We all awoke in our varying inns, having undergone the trial and becoming bound as Stalwart Knights. I still feel strange, bearing this new mark upon my chest, but I am emboldened by my encounter with the High Lord Moradin and his confidence in me. I know now that I must protect my new friends, as peculiar as it is to hold non-dwarves in such esteem, and find two finely crafted platinum rings among my belongings in the morning – surely a gift from the gods, and a tool by which I should shield others from the harm they place themselves in as we seek Neelos and purge this realm of his taint. I offer my thanks in a hurried prayer, and head out into the hall where I meet Leo’nel, emerging from what he is called ‘the presidential suite’. Must be one of those wizard school terms, but he can call a bed whatever he wants if he likes. Whatever the others are up to seems almost trivial now, when before I would likely rattle off some insult about cook learners or elves or some such, now I can think of little beyond service to my God and the duty with which I have been tasked. It might benefit me to dabble in the clerical arts, or perhaps to dedicate myself to the path of the Anvilsworn – “paladins” I think they call them up here on the surface – to commit myself more fully to the divine favor I have been shown and demonstrate my thanks for the blessings I have received. But that will have to come later, as we have a tournament to win!
As Leo’nel and I descended the stairs of the Lazy Badger, we feel a chill air draft through the windows and hear the clangor of hundreds, even thousands of people milling about excitedly outside. The Frost festival is upon us, and in full swing. We see Glim eating some suspicious soft cheese that I remember being left out last night – Churry must not have thrown it away, but I suppose that’s what to expect at an inn like this. An inn for warriors, not the pampered fools who would contend with me in the days to come.
I made a reaquaintence with Aldur, the Stone, who is dressed in fine battle regalia, which is pristine, polished, and altogether too clean for a battle-hardened fighter. Perhaps he is either not nearly as well worn as I was led to believe, is so rich that he can afford parade dress, or is so talented that none have damaged his gear. We’ll see if that holds! In any case, he tells me that he likes to look his best while sitting in the champions’ box, to please the crowd, and he always attends the early days so that he can scout out his potential competition while he sits at midline in the coliseum. I tell him I’ll be sure to put on a show for him, and we head out to gather our companions and head to the event.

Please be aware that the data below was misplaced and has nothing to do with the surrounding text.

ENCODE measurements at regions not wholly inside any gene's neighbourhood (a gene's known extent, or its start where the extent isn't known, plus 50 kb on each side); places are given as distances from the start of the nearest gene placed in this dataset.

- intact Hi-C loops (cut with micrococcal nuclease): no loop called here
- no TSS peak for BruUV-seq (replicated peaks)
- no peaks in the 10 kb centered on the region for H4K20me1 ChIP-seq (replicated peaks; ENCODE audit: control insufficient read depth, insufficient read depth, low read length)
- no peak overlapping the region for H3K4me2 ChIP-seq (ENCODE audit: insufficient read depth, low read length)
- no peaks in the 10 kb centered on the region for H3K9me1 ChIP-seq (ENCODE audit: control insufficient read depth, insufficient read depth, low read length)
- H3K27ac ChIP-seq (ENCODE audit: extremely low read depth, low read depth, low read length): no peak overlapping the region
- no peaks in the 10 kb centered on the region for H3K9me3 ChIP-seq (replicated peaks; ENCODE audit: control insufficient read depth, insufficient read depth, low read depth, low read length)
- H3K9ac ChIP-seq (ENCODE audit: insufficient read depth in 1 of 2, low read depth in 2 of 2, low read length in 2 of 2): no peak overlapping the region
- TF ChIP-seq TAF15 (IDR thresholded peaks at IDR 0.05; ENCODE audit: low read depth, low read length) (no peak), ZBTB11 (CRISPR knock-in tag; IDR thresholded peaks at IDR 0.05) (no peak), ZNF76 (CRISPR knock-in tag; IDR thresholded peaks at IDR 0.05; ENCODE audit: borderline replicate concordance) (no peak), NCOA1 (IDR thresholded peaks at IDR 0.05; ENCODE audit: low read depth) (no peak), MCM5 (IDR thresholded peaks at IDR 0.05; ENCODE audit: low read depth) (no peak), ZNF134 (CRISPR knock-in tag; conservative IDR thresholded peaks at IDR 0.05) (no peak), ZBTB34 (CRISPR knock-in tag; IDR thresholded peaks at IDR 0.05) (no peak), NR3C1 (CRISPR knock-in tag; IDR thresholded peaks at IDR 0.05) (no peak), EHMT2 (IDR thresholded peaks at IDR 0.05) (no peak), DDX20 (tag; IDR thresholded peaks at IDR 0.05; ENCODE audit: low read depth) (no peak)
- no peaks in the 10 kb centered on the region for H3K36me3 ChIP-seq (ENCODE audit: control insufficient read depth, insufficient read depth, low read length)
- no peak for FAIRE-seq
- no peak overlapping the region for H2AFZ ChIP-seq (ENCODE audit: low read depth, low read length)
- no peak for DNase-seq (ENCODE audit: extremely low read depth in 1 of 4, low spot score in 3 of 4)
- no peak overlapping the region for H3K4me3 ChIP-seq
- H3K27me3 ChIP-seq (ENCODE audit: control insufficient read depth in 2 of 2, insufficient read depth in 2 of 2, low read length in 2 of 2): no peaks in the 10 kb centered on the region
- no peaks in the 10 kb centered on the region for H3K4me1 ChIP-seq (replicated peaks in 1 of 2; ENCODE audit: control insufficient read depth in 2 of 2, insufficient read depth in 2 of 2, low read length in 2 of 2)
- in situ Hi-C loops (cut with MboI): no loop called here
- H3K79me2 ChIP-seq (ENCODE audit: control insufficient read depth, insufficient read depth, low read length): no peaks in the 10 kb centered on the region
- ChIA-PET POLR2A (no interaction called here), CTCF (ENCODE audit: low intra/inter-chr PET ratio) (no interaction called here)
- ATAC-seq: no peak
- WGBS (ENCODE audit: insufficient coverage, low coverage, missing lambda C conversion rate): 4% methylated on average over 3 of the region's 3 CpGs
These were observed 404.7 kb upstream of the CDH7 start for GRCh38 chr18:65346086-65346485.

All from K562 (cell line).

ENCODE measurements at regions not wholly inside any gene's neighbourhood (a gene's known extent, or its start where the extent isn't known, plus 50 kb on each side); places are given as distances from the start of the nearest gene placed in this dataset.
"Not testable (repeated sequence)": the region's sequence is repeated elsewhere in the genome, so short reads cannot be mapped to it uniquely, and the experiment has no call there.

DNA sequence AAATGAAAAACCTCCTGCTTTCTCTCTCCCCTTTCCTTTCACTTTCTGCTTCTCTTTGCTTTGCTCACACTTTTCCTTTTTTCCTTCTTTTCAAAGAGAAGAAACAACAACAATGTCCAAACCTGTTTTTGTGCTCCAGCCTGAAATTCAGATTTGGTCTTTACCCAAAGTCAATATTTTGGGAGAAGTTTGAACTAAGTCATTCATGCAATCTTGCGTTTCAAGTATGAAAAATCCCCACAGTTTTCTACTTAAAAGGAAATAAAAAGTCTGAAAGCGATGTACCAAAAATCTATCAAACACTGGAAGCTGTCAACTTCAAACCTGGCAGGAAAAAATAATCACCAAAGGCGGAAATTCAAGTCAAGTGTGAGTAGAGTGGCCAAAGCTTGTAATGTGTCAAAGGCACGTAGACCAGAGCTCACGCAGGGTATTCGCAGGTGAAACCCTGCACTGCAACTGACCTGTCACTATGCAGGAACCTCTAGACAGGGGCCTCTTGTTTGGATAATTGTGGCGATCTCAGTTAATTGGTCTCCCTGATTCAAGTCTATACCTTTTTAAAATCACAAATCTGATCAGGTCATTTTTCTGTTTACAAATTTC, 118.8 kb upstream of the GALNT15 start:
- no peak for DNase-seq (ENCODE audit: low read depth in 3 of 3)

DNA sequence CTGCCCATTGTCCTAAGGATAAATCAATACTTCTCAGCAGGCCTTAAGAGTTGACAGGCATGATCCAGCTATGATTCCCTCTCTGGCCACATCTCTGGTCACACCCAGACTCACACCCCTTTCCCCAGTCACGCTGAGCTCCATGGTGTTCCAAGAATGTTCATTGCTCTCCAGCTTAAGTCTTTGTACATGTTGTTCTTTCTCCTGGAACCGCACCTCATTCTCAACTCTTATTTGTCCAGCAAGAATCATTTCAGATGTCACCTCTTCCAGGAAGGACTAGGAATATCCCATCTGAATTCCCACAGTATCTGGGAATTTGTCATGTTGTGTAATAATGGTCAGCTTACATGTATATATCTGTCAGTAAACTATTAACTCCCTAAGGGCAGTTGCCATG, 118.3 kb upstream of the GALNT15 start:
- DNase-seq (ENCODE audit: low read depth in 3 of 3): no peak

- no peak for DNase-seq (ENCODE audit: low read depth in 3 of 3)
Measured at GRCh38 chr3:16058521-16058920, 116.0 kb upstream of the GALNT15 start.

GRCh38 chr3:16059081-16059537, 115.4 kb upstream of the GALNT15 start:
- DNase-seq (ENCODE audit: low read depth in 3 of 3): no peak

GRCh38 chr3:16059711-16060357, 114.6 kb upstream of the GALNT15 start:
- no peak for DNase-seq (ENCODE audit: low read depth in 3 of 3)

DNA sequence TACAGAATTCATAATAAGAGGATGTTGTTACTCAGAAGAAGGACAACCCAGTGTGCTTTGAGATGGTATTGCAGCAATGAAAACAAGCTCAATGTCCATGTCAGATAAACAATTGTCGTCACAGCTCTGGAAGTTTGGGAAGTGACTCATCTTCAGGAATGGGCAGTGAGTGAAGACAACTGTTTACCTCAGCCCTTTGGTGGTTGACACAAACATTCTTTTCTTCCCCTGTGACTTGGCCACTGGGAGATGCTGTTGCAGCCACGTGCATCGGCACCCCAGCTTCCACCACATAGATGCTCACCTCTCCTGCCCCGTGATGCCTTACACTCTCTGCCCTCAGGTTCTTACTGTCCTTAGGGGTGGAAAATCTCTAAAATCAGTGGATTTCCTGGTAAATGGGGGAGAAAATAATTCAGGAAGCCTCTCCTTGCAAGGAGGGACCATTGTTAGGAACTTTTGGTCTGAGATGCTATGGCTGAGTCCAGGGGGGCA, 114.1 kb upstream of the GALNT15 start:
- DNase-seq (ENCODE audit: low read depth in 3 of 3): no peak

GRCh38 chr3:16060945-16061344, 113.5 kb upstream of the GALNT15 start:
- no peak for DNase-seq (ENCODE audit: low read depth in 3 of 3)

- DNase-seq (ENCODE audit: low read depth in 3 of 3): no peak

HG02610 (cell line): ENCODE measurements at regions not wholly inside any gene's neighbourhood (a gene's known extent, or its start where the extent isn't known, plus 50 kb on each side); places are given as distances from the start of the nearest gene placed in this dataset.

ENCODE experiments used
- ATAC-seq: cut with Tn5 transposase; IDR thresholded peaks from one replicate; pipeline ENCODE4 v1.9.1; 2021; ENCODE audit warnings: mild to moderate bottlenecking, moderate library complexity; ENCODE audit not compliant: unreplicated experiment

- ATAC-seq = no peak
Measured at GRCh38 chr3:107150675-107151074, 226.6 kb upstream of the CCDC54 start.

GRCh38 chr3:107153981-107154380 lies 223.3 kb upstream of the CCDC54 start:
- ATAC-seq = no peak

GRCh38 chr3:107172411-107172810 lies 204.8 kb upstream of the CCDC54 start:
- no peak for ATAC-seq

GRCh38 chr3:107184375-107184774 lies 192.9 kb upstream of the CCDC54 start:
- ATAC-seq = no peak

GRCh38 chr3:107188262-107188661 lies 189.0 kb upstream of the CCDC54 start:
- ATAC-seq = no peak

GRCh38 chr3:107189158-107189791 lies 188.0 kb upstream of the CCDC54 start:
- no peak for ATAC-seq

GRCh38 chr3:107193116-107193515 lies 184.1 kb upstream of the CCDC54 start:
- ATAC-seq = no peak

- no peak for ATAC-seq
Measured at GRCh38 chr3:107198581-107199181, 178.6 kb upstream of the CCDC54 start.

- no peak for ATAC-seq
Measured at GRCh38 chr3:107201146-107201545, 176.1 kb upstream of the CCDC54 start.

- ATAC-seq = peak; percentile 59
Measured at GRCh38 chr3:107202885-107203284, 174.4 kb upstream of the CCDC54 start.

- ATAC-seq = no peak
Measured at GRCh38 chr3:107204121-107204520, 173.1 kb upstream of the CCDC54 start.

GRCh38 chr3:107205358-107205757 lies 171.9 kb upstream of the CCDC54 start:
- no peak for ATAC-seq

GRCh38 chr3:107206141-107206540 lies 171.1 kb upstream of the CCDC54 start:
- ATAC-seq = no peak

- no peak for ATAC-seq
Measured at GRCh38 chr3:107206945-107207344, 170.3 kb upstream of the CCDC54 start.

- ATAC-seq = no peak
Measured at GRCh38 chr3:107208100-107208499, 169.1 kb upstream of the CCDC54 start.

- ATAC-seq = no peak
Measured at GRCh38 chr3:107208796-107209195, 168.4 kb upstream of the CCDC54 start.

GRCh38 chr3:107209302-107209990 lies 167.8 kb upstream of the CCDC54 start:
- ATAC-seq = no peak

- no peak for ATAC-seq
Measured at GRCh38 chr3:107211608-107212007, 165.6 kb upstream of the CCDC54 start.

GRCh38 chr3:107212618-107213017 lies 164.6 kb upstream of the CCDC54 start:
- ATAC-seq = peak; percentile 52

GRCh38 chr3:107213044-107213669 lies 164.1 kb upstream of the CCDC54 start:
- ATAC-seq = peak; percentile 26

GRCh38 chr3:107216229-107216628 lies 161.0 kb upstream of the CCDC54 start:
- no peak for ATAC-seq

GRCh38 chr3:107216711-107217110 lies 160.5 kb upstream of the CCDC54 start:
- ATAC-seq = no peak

It is not long after leaving the Lazy Badger that we hear a distinct scream, one that we are overly familiar with at this point, and hustle of to the Crimson Pipe to find a crowd looking amusedly at the ceiling before Glim talks to a dwarf with an iron amulet and discerns that it is Son who has been causing the ruckus we heard – no surprise there, I should say. Once we reach his room, it is revealed that he hasn’t been able to drain his bladder since an encounter with some woman or other, and is now in considerable pain. He will not be attending the feud, it would seem, so we leave him with his misery and chamber pot and venture out into the crowd.
There are a great many people flowing in a mass towards, who knows where, but we presume that it’s off to the coliseum, which Sadron claims is near the temple of Pelor. Glim and I can’t see much, but we manage to spot some familiar elven asses ahead of us and follow them to our destination. We eventually reach an absolutely enormous structure, similar to the great hall deep within Karak Duin, but this is not carved down into the earth, as is proper, but is astonishingly built up, above the surface, towering high enough to seat nearly all the city. Maybe I didn’t give these humans enough credit for their architectural abilities – this is a feat of engineering beyond my understanding. As we find some seats, the Deacon steps forth and summons the fighters for the tournament down to the sands in the center.